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YOUNG IMMIGRANTS KNOW WHAT IT MEANS TO YEARN FOR FREEDOM

SHARE YOUNG IMMIGRANTS KNOW WHAT IT MEANS TO YEARN FOR FREEDOM

The early morning breezes that blew west out of Provo and Rock canyons June 23 carried with them two of the latest generation of freedom fighters.

Jinqing Cai and Lester Moreno Perez felt the freedom of flight that Saturday morning as they floated through the sky in two "Stars and Stripes" hot air balloons.But this flight was welcome, even enthusiastically anticipated - not like a flight both of them made just months earlier.

If you are keeping up on the America's Freedom Festival at Provo, you probably recognize these young people's names. They were honored June 22 at the Awards Gala for their involvement in seeking freedom.

Jinqing, 22, a student leader at the Tiananmen Square pro-democracy demonstrations in Beijing, China, was honored for her courageous fight. She was forced to go into hiding after the 1989 incident, but through the help of a sympathetic university professor, Jinqing secured the letters necessary to flee her beloved homeland to freedom.

Lester, a 17-year-old surfer, began preparing for his escape at the tender age of 8. His actual flight to freedom began the evening of March 1, 1990, as he stepped off the Cuban shoreline and onto his sailboard and set a course northward for the Florida coast. Ten hours and 60 miles later, Lester was picked out of the water by a Bahamian freighter and taken the final 30 miles to freedom.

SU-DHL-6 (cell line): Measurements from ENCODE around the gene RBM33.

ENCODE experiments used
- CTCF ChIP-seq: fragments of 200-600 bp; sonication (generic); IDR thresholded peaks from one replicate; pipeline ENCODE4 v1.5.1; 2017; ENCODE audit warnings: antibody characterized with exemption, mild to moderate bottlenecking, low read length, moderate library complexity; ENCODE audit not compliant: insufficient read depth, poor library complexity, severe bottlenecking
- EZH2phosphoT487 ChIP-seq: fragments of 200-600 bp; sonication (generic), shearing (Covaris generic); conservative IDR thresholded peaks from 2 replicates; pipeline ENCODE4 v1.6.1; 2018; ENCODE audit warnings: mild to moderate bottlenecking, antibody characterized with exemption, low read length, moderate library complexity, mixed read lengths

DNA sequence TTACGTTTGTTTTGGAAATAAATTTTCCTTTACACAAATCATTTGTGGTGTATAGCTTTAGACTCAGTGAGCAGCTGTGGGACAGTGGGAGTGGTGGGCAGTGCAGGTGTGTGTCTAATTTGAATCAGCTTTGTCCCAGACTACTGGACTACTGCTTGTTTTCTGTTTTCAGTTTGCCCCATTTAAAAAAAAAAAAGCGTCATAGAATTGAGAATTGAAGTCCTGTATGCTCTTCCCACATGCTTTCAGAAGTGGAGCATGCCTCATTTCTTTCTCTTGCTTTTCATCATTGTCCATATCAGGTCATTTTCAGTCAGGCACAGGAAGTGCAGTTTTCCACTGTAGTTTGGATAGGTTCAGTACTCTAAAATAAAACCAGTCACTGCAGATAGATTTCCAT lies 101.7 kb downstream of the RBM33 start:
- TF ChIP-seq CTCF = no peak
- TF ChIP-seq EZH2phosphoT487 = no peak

Jinqing and Lester seem like ordinary Americans with unusual ethnic backgrounds. They enjoy swimming at the Seven Peaks Water Resort, riding the Bridal Veil Falls tram, hiking, eating pizza and just sitting around talking and laughing.

Yet whether they know it or not, they have placed themselves in the history books. People who hear their stories want to shake their hands and be near them. Some shed tears of admiration for their timely heroics, others reach out to embrace them as a sign of approval of their deeds.

The concept of yearning for freedom is a foreign one to most Americans. The idea of having to flee our homeland is incomprehensible. But a great many of us give little thought to what our lives would be like without that precious freedom.

It was my extreme privilege to be a hostess to Jinqing and her parents during their visit to Provo. In just three short days, these wonderful Chinese people taught me about freedom in a way I could never have learned from books or the school room.

We shared our thoughts and dreams of nations joining hands, of people living without fear of their fellowman and of the future. Our hopes are the same.

For Jinqing, the future holds many wonderful opportunities. But for her parents, who are in the United States for six months on visitors visas, the future could be ominous.

As long as I live I shall never forget my new-found friends. Hopefully I have gleaned from them the kind of courage it will take to fight for and maintain freedom in my own homeland. Hopefully I will never have to.